The Facts

The police established a strike force to investigate the illegal supply of drugs in northeastern NSW.

As part of the investigation, an audio surveillance device was installed in the home of a suspect.

The offender and the suspect had been friends for 15 years.

The offender was recorded visiting the suspect's home on a number of occasions while the surveillance device was operational.

The surveillance device captured the offender and suspect discussing drugs and exchanging packages and cash.

Several months later, the offender was arrested on the basis of the recordings.

The prosecution said that the offender had committed the offence of supplying prohibited drugs on an ongoing basis under section 25(1A) of the NSW Drug Misuse and Trafficking Act 1985 ("the Act"). This offence carries a penalty of up to 18 years' imprisonment with 2,400 penalty units and no standard non-parole period.

The offender argued for a lesser charge of supplying prohibited drugs under section 25(1) of the Act. This offence carries a penalty of up to 15 years' imprisonment, with 2,000 penalty units and no standard non-parole period.

case a - The case for the prosecution

case b - The case for the offender

  • On several occasions, the offender and suspect can be heard on the surveillance recordings discussing the sale and purchase of purple frogs. "Purple frogs" is a slang term for ecstasy.
  • The audio device captured the suspect handing over packages to the offender and the offender handing cash to the suspect to pay for the drugs.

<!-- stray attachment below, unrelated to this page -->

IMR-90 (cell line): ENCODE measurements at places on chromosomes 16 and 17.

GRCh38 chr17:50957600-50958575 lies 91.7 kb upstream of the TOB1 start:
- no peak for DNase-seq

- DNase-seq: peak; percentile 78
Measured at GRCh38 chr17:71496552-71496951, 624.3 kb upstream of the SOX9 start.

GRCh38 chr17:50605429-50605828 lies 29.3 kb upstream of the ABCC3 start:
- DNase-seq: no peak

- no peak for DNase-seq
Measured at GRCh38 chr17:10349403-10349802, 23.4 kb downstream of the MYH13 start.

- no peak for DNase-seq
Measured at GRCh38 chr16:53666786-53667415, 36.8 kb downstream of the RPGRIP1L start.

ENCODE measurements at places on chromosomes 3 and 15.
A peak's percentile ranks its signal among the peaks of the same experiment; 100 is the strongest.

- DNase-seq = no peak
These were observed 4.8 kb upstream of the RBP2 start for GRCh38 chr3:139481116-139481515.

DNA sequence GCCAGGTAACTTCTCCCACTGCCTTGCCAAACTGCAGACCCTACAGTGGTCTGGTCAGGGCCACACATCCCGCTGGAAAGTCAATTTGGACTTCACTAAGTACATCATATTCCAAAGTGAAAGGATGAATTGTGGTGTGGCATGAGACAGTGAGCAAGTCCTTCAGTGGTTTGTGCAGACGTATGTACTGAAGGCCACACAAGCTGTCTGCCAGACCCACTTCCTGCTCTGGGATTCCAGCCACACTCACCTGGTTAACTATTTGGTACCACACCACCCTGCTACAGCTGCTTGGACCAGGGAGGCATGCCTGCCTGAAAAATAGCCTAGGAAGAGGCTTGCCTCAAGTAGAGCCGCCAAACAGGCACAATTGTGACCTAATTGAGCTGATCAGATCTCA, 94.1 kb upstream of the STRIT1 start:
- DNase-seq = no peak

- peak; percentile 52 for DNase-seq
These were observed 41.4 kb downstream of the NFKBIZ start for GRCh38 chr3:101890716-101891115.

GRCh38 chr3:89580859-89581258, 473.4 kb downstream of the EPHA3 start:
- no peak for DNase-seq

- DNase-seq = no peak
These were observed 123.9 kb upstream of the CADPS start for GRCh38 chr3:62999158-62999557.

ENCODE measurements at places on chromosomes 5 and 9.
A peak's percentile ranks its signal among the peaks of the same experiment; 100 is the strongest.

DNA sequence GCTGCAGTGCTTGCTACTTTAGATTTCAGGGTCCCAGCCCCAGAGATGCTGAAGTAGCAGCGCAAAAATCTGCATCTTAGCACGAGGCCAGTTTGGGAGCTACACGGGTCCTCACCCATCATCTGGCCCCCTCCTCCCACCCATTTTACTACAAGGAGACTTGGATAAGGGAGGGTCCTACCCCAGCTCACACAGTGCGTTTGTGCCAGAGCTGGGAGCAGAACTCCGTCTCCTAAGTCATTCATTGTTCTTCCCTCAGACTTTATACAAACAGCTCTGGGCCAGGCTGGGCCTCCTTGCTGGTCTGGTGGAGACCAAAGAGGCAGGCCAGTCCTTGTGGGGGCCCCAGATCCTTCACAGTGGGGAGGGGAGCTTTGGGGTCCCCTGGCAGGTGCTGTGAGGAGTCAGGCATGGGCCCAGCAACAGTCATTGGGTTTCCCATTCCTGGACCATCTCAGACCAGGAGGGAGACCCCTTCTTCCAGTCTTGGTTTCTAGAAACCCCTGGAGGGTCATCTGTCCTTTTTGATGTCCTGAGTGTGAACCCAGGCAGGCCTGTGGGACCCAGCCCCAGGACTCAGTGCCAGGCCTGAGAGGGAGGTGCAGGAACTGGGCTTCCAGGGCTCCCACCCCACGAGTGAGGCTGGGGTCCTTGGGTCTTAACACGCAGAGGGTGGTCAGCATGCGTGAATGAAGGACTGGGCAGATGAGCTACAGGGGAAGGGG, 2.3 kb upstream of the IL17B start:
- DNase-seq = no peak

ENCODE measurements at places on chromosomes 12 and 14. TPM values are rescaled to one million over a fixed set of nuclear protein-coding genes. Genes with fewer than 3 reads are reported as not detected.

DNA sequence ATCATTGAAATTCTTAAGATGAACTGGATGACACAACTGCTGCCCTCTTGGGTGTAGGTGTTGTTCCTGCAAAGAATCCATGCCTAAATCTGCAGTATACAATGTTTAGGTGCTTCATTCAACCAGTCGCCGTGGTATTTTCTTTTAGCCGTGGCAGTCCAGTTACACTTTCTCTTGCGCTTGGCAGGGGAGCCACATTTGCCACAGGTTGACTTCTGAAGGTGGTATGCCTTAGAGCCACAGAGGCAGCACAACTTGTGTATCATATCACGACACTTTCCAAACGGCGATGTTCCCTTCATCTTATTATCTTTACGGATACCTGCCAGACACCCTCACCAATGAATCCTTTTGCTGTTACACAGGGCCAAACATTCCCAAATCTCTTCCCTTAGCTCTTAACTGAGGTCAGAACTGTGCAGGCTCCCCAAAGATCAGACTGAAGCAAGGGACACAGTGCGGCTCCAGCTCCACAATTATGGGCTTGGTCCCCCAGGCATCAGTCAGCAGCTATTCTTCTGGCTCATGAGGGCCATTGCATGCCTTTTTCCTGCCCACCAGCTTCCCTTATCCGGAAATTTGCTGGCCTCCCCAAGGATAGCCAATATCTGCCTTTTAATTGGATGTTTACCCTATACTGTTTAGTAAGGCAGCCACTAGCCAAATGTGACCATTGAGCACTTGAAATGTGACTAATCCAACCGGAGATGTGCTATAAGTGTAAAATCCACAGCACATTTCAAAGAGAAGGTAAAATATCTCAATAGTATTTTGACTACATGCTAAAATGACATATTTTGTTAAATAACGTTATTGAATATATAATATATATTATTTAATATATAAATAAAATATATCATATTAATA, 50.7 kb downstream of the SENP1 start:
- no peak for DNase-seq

• The audio device recorded the fact that the offender took possession of a total of 350 pills that the prosecution asserted were for the purpose of supply. This amount of pills equates to approximately 70 grams in weight.
  • The suspect, who has already been sentenced to a two year jail term for dealing ecstasy, is able to provide witness testimony. He will confirm that the pills he sold to the offender were in fact ecstasy and that the quantity of pills was 350.
  • Based on the evidence, it is open to us to charge the offender under section 25(1A) of the Act with supplying prohibited drugs on an ongoing basis.
  • It is true that the suspect and I were recorded talking about "purple frogs", but we've been friends for 15 years and we talk a lot of rubbish.
  • The prosecution's surveillance recordings amount to circumstantial evidence that they want to use to infer that I broke the law.
  • The police have never found any drugs in my possession, so they are unable to provide direct evidence that there were any pills, let alone 350 pills. Nor can they prove that the pills, if they ever existed, were ecstasy, since there were no pills to analyse.
  • Although I deny having purchased any drugs from the suspect, I am concerned about the impact that the suspect's witness testimony might have on my case if I go to trial. So, I am prepared to plead guilty to the supply of a prohibited drug under section 25(1) of the Act. However, I will only do so if the quantity is taken to be 150 pills, and only if it is a one-off supply. This amount equates to approximately 30 grams in weight.
  • Also, if I plead guilty, my sentence should clearly be less than the two years that the suspect was sentenced to for dealing drugs.

So, which case won?

Cast your judgment below to find out

Peter Schmidt
Drug and alcohol offences
Stacks Law Firm

The content of this article is intended to provide a general guide to the subject matter. Specialist advice should be sought about your specific circumstances.